In the wake of yesterday’s Minnesota Supreme Court’s ruling upholding the GOP Legislature’s ballot wording for two proposed constitutional amendments, endzone-dancing Republican leaders should keep something in mind.
The Supremes did not rule in favor of the Republican Party. They ruled in favor of the legislature branch. Important difference.
Here is what the Court said:
The proper role for the judiciary, however, is not to second-guess the wisdom of policy decisions that the constitution commits to one of the political branches.
The Secretary of State exceeded his authority … when he provided titles different from those passed by the Legislature.”
Granted, that’s good news for Republicans this year, because they’re the ones currently controlling the legislative “policy decisions” of which the Court speaks.
But in future years, the same ruling could easily turn out to be very bad news for Republicans. After all, the way Minnesota’s long-term demographics are trending – with the most rapid population growth happening in demographic groups historically more supportive of DFL candidates – the prospect of permanent GOP control of the Legislature is far from certain.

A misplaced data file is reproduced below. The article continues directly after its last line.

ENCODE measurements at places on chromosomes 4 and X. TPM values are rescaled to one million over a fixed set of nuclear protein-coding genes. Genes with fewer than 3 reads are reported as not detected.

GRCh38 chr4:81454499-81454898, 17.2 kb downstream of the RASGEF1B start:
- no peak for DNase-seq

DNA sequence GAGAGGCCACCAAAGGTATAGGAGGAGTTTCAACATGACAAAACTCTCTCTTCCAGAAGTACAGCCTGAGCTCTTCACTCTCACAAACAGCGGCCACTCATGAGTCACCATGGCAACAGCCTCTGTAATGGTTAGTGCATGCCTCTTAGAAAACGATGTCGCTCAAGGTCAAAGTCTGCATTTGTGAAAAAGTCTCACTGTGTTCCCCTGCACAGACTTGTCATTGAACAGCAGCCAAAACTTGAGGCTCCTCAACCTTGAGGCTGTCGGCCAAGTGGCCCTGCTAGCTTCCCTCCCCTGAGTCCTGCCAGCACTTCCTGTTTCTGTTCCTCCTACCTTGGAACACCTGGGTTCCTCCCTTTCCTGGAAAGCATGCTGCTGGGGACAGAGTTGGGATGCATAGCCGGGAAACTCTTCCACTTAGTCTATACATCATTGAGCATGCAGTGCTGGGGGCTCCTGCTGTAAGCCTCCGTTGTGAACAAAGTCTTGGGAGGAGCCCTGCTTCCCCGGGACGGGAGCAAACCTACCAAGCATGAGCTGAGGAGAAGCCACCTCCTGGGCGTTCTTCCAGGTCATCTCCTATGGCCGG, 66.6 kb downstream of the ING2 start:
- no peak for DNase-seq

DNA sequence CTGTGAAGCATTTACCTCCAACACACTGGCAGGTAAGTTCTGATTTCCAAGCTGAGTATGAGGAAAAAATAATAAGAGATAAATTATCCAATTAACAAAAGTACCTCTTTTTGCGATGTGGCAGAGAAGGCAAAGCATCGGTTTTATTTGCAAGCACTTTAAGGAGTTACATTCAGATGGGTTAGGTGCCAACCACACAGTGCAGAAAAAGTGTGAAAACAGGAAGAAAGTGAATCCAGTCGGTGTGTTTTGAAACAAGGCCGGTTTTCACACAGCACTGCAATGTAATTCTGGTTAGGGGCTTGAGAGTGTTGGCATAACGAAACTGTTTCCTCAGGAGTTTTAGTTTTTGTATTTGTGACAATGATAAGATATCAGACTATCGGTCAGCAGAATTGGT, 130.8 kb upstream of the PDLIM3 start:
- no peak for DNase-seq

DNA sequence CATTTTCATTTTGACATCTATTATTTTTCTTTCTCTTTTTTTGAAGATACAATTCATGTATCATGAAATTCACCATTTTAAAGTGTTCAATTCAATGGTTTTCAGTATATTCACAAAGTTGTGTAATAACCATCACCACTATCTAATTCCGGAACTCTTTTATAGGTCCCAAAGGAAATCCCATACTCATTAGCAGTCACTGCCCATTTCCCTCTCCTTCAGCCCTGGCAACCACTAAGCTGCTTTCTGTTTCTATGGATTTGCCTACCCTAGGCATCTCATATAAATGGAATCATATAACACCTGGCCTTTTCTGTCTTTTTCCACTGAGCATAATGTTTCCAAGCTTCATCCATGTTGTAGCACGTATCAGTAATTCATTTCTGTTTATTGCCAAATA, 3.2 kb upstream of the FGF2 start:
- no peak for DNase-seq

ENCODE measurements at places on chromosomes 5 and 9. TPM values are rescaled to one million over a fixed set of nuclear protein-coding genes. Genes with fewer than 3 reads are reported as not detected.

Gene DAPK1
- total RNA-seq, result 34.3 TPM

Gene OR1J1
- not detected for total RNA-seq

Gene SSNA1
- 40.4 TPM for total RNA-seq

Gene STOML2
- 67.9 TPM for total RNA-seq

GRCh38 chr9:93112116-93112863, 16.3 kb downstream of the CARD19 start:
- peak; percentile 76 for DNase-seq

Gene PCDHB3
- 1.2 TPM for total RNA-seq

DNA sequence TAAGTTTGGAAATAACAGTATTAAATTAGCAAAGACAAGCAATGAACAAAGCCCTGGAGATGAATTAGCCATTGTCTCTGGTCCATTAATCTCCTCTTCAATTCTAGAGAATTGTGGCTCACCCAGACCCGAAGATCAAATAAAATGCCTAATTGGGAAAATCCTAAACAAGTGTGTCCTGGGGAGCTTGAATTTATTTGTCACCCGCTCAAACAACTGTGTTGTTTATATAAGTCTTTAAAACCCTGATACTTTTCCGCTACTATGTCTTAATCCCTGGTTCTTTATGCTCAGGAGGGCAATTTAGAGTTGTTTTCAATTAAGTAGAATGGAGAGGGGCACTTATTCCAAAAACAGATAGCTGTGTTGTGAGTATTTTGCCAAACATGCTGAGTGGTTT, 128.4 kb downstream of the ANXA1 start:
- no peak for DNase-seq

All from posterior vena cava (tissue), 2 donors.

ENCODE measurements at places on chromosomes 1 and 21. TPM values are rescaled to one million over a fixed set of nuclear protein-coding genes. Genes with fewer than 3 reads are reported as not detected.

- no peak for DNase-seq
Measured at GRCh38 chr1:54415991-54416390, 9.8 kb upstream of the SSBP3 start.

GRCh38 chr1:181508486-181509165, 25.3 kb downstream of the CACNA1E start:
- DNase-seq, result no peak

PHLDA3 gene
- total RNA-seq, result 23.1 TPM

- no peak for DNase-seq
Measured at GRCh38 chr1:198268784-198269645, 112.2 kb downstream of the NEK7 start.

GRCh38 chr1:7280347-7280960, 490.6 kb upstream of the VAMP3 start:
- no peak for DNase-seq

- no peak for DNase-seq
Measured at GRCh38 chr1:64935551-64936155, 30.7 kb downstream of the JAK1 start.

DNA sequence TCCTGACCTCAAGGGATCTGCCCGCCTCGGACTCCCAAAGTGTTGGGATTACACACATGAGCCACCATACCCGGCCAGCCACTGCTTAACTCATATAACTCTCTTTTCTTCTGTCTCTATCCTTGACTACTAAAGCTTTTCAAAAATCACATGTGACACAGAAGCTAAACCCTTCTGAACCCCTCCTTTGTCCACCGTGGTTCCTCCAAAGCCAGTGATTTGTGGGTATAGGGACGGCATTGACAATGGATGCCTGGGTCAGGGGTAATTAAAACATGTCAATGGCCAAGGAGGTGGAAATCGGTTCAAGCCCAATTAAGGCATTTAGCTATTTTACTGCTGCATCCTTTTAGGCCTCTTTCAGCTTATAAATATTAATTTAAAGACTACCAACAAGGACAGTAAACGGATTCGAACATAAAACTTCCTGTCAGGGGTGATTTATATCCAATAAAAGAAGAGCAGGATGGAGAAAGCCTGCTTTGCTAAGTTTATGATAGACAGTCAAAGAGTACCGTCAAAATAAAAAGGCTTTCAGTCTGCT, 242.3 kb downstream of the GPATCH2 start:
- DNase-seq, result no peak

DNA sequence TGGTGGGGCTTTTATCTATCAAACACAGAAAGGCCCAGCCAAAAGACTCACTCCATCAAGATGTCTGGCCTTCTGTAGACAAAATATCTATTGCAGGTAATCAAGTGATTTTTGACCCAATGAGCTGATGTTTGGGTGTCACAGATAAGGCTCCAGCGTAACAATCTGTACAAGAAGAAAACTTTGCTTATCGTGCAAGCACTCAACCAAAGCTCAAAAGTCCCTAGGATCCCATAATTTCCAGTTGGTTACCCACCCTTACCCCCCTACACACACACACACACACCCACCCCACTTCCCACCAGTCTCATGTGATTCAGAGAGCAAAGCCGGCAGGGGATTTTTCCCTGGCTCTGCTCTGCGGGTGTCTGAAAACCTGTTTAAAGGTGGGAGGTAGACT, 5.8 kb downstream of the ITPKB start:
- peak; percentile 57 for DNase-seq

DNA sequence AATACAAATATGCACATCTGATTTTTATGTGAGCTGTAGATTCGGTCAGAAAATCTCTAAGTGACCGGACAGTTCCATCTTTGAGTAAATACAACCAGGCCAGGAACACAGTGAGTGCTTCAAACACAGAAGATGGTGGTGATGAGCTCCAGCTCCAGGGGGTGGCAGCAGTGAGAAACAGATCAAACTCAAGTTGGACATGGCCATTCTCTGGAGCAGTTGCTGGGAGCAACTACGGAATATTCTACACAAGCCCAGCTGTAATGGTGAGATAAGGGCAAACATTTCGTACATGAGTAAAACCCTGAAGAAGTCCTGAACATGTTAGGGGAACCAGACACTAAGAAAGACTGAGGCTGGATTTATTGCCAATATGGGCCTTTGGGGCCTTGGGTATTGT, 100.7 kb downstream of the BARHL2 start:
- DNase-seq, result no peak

Future DFL-controlled Legislatures, stinging from the constitutional word games Republicans have played during their leadership reign, could do something equally absurd, or even more absurd.
For instance, a DFL-controlled Legislature could propose a constitutional amendment to require an enormous tax on the wealthiest Minnesotans to finance, let’s say, vacation homes for DFL leaders, or something else completely reckless. Furthermore, taking a page out of the GOP’ 2012 playbook, the DFL-controlled Legislature could then deceptively present this proposal to voters on their ballots in benign-sounding euphamisms:
“Shall the Minnesota Constitution be amended to support fairness in housing financing in Minnesota, effective July 1, 2015?”
As I understand yesterday’s ruling, the Supremes wouldn’t overrule that kind of a hypothetical ballot wording scam. Not their job. I exaggerate in my example, for I am a blogger and exaggeration is what we do, but you get the general idea.
This is not a problem that is going to go away under the status quo approach to wording ballot questions. The majority party in the Legislature will probably continue to play word games in their drafting, and, again, the majority party may not always be to Speaker Zellers’ liking.
A few days ago I proposed what seems to me to be a more fair way of drafting ballot questions. Whether the reform comes off of my cocktail napkin, or from someone who actually knows what they’re doing, reform of the current ballot initiative drafting system is needed. If Minnesota politicians are going to persist in continually trying to amend the State Constitution to tickle their political fancy — and it seems pretty certain that they are — we need to at least get the proposals described to voters clearly and fairly.